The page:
The wage bill of over 1,500 listed companies recorded a mere 2.9 per cent hike, which is the slowest growth in wages recorded by listed companies in the past 18 years.
As coronavirus pandemic keeps businesses at a standstill, the wage bill of over 1,500 listed companies recorded a mere 2.9 per cent hike. This is the slowest growth in wages recorded by listed companies in the past 18 years. However, the condition differs across industries. While banks and security broking companies saw a hike of more than 13 per cent in wage bill, the manufacturing companies saw a 7 per cent fall, according to CMIE. Being a labour-intensive industry, the textile companies have seen the biggest hit of a 29 per cent contraction in the wage bill. The numbers also indicated that the textile industry witnessed a sharp fall in employment.
Another labour-intensive industry — leather — has also recorded a worrisome cut of 22.5 per cent in the wage bill in Q1 FY21. Further, automobile ancillaries reported a 21 per cent decline in its wage bill and the automobiles’ wage bill fell by 18.6 per cent. In the services sectors, the wage bill of the tourism industry shrank 30 per cent, and hotels and restaurants fell 20.5 per cent.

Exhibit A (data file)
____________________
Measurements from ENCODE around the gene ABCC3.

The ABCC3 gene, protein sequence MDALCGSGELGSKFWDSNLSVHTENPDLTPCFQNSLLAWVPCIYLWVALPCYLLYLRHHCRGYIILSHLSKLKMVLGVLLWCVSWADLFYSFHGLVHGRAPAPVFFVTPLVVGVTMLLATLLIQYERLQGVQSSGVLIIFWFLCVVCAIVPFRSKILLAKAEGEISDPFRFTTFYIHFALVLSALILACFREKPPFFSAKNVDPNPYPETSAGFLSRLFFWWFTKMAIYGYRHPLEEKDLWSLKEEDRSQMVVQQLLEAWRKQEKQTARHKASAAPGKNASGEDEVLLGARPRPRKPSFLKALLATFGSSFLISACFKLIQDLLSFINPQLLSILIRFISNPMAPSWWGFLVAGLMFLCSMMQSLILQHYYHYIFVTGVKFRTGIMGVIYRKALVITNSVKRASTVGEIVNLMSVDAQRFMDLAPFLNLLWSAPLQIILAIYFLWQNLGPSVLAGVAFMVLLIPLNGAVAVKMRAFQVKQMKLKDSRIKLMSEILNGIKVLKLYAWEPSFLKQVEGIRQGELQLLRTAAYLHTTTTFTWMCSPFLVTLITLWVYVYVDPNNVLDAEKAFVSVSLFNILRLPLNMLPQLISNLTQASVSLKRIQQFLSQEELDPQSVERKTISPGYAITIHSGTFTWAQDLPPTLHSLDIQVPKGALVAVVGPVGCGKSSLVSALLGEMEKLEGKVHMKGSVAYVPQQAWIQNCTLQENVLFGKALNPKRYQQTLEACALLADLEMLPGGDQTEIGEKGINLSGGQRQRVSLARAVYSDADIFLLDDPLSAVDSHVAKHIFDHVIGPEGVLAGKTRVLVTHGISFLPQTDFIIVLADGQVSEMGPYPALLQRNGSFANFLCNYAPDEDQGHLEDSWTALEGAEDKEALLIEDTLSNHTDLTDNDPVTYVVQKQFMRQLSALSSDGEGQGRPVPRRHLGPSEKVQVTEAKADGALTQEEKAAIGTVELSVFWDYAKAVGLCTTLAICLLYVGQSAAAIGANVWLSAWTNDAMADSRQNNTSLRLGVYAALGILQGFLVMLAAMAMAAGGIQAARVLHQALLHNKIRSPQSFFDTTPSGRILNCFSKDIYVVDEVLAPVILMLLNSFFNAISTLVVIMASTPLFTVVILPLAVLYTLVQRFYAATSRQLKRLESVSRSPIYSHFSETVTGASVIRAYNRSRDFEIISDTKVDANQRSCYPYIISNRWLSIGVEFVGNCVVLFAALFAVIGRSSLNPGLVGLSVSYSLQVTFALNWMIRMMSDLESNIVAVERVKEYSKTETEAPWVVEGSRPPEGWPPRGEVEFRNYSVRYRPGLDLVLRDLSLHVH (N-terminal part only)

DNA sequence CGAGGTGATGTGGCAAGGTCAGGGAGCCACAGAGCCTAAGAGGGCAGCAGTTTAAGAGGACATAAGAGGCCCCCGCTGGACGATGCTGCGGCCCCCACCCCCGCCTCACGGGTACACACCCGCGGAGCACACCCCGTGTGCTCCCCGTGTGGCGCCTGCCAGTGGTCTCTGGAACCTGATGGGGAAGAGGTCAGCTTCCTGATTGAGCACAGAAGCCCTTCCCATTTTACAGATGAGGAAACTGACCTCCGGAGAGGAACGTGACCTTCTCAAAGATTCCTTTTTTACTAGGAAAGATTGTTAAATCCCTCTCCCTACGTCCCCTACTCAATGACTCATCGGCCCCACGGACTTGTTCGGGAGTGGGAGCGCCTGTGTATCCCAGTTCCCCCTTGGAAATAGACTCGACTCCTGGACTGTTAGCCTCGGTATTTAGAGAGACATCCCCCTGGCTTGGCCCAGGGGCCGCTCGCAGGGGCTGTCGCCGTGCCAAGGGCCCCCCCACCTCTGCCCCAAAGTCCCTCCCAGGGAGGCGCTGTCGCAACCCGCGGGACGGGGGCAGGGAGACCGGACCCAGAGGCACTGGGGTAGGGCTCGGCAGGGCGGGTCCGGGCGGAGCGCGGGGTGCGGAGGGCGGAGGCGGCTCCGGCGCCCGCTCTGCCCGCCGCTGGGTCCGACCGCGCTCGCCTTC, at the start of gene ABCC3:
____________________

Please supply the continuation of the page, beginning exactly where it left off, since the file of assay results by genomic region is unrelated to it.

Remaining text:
Condition of salaried jobs deteriorated even before pandemic
The salaried jobs are among the hardest-hit areas amid the coronavirus crisis as they were struggling even before the pandemic kicked in. Salaried jobs in India have stagnated in recent times. In 2017-18 they grew by 1.6 per cent and in 2018-19 they grew by a meagre 0.1 per cent before contracting by 1.8 per cent in 2019-20. Consequently, salaried jobs in FY20 stood at 86.1 million, which were lower than their level of 86.3 million in FY17.
With the disruptions caused by the virus and amid a season of major layoffs and salary cuts, the salaried jobs fell to 68.4 million in April 2020 and by July 2020, their count had fallen further to 67.2 million. Although the net result shows up as a marginal increase in the wage bill implying a very small loss of jobs, the data indicated big job losses in many industries in the first quarter of 2020-21. “CPHS estimates show a loss of 17 million salaried jobs in the quarter and we also know that this got worse in July,” CMIE added.